Both cases are seeking an order to force the districts to comply with COVID-19 guidance from the CDC.


The lawsuits are being funded by the Minocqua Brewing Company Super PAC. The Super PAC and the brewery, which has politically branded beers, are owned by Kirk Bangstad, who ran unsuccessfully last November for the Assembly District 34 seat against incumbent Republican Rob Swearingen. He started a Super PAC in January targeting Republican federal and state officials.

Court Rules in Favor of 1st Amendment Despite Pandemic

From Wisconsin Spotlight. It is rather unsettling that a decision like this would ever be in doubt.

MADISON — The First Amendment cannot be constrained in the name of a pandemic.


That’s the ruling of a federal judge who finds Marquette County law enforcement officials violated the speech rights of a teen when they threatened to arrest her after she posted on Instagram that she had COVID-19 in the opening months of the pandemic.


“The First Amendment is not a game setting for the government to toggle off and on. It applies in times of tranquility and times of strife,” wrote U.S. District Court Judge Brett Ludwig in his decision, “While Defendants in this case may have believed their actions served the greater good, that belief cannot insulate them. Demanding a 16-year-old remove protected speech from her Instagram account is a First Amendment violation.”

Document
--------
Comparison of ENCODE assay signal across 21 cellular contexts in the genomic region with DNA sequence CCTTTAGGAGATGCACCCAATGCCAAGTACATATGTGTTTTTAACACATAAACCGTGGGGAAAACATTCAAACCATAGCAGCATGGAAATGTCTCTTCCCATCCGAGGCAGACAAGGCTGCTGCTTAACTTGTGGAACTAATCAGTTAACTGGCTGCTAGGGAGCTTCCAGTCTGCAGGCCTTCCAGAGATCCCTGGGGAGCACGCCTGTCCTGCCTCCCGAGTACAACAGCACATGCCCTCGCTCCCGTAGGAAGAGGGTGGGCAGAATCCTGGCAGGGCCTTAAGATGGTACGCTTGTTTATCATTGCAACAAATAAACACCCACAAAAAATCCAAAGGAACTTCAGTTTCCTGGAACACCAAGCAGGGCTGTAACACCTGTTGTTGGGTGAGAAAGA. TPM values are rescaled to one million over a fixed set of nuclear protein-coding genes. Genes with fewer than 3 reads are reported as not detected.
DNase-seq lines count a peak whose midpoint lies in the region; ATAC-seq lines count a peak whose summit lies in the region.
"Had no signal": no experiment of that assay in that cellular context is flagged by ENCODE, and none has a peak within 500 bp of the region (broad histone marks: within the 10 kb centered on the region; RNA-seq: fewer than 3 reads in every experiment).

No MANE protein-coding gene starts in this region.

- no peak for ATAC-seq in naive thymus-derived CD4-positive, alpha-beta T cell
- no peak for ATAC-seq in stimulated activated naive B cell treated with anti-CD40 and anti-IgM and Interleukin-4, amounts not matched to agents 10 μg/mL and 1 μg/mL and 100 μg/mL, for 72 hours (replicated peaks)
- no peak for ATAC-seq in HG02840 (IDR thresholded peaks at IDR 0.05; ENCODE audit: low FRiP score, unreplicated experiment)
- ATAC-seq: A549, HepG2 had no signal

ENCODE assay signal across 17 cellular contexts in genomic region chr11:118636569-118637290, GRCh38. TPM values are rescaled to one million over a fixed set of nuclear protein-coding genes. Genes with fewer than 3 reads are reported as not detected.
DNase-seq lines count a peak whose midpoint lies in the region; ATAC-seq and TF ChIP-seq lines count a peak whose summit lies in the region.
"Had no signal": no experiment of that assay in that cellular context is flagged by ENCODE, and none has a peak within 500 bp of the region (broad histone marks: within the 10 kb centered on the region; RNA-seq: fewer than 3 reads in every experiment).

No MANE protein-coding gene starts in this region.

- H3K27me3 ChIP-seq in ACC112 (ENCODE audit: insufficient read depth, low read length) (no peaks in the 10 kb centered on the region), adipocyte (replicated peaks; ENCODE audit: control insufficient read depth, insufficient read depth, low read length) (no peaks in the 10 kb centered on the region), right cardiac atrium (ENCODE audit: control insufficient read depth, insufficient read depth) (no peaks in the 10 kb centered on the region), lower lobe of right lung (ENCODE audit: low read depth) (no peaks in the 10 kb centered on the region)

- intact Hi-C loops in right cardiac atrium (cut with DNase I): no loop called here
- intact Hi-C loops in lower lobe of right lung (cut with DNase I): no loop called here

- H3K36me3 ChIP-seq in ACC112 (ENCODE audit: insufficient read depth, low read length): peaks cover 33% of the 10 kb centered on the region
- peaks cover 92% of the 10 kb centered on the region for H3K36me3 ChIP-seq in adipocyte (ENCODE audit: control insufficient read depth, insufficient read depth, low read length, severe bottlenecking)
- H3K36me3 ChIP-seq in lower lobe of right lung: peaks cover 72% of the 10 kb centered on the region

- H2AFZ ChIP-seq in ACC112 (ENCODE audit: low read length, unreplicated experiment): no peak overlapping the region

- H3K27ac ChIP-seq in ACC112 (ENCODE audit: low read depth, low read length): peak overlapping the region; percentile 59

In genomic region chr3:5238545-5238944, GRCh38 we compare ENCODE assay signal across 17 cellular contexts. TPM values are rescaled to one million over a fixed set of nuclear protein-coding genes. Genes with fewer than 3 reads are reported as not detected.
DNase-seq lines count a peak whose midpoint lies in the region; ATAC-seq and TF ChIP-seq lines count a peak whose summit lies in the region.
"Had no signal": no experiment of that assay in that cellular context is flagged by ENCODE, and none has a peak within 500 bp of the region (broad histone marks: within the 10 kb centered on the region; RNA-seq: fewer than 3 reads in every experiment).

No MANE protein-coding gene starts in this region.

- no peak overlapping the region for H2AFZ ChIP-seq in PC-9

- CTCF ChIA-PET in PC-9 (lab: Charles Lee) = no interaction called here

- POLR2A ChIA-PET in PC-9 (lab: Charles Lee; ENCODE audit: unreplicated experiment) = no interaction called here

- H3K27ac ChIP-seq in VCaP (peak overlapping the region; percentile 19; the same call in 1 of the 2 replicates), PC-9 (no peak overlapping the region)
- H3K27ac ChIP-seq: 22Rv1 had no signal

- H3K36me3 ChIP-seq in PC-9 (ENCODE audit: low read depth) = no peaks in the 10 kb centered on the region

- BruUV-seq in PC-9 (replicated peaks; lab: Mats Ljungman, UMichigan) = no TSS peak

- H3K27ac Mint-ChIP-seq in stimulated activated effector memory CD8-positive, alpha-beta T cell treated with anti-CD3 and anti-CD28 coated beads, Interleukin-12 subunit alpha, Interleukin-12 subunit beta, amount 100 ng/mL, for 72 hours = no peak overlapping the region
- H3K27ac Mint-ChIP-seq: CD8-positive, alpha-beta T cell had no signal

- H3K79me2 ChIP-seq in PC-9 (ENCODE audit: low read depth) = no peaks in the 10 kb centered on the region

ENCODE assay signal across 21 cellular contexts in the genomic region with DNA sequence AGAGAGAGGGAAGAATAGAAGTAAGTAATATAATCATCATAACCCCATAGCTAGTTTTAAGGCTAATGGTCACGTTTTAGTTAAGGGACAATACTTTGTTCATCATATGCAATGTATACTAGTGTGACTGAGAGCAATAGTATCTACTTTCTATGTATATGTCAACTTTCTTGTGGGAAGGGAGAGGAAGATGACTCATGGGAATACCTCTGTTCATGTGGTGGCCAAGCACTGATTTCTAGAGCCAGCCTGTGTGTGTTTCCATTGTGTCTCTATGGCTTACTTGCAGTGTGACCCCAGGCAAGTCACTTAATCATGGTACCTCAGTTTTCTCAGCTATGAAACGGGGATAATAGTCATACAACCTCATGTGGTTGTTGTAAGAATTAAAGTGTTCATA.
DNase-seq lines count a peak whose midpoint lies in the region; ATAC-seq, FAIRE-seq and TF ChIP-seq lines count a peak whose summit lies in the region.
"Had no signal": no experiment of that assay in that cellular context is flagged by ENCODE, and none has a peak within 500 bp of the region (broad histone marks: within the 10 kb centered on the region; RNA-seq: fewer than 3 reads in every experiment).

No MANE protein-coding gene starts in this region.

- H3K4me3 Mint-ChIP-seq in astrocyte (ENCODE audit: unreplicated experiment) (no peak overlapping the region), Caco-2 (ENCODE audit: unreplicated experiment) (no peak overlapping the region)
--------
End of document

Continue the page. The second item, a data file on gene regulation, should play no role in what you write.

Ludwig granted Amyiah Cohoon, at the time a sophomore from Oxford, and her parents summary judgment. And the defendants, Sheriff Joseph Konrath and Sergeant Cameron Klump, cannot escape liability by invoking probable cause or qualified immunity, the judge wrote.


As Empower Wisconsin reported, on March 27, 2020, Klump threatened to cite or jail Amyiah or her parents if she did not remove the social network post indicating she was recovering from COVID-19, according to the lawsuit.